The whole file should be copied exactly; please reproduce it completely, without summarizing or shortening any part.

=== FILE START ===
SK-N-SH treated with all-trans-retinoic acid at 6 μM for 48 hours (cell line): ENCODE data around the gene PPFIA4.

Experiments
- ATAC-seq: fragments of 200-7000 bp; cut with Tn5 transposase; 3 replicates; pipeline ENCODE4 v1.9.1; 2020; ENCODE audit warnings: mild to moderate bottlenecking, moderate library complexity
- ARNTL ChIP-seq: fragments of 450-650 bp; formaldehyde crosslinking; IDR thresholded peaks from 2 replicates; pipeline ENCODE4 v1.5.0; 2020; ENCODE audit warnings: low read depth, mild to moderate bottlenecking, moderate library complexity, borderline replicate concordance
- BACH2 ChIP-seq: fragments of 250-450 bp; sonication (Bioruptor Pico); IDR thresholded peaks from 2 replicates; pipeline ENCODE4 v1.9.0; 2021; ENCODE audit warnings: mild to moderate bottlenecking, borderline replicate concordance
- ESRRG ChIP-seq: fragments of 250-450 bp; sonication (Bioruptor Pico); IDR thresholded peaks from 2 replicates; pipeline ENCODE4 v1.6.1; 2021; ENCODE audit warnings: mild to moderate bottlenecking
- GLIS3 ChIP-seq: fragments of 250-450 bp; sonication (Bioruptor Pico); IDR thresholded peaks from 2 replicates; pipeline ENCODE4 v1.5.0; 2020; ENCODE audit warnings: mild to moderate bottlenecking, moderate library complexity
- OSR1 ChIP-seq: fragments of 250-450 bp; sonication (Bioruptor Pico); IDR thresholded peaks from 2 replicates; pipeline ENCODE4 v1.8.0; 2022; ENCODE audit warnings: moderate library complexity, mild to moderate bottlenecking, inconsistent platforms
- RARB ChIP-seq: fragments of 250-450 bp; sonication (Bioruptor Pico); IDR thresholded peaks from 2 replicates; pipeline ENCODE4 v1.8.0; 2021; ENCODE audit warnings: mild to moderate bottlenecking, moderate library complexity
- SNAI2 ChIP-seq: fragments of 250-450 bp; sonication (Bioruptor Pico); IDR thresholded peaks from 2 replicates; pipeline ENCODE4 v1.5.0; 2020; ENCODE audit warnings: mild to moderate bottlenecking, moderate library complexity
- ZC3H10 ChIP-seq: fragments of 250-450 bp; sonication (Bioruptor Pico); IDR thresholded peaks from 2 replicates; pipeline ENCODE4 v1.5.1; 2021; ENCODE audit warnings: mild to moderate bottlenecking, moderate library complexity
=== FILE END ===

SK-N-SH treated with all-trans-retinoic acid at 6 μM for 48 hours (cell line): ENCODE data around the gene PPFIA4.

Experiments
- ATAC-seq: fragments of 200-7000 bp; cut with Tn5 transposase; 3 replicates; pipeline ENCODE4 v1.9.1; 2020; ENCODE audit warnings: mild to moderate bottlenecking, moderate library complexity
- ARNTL ChIP-seq: fragments of 450-650 bp; formaldehyde crosslinking; IDR thresholded peaks from 2 replicates; pipeline ENCODE4 v1.5.0; 2020; ENCODE audit warnings: low read depth, mild to moderate bottlenecking, moderate library complexity, borderline replicate concordance
- BACH2 ChIP-seq: fragments of 250-450 bp; sonication (Bioruptor Pico); IDR thresholded peaks from 2 replicates; pipeline ENCODE4 v1.9.0; 2021; ENCODE audit warnings: mild to moderate bottlenecking, borderline replicate concordance
- ESRRG ChIP-seq: fragments of 250-450 bp; sonication (Bioruptor Pico); IDR thresholded peaks from 2 replicates; pipeline ENCODE4 v1.6.1; 2021; ENCODE audit warnings: mild to moderate bottlenecking
- GLIS3 ChIP-seq: fragments of 250-450 bp; sonication (Bioruptor Pico); IDR thresholded peaks from 2 replicates; pipeline ENCODE4 v1.5.0; 2020; ENCODE audit warnings: mild to moderate bottlenecking, moderate library complexity
- OSR1 ChIP-seq: fragments of 250-450 bp; sonication (Bioruptor Pico); IDR thresholded peaks from 2 replicates; pipeline ENCODE4 v1.8.0; 2022; ENCODE audit warnings: moderate library complexity, mild to moderate bottlenecking, inconsistent platforms
- RARB ChIP-seq: fragments of 250-450 bp; sonication (Bioruptor Pico); IDR thresholded peaks from 2 replicates; pipeline ENCODE4 v1.8.0; 2021; ENCODE audit warnings: mild to moderate bottlenecking, moderate library complexity
- SNAI2 ChIP-seq: fragments of 250-450 bp; sonication (Bioruptor Pico); IDR thresholded peaks from 2 replicates; pipeline ENCODE4 v1.5.0; 2020; ENCODE audit warnings: mild to moderate bottlenecking, moderate library complexity
- ZC3H10 ChIP-seq: fragments of 250-450 bp; sonication (Bioruptor Pico); IDR thresholded peaks from 2 replicates; pipeline ENCODE4 v1.5.1; 2021; ENCODE audit warnings: mild to moderate bottlenecking, moderate library complexity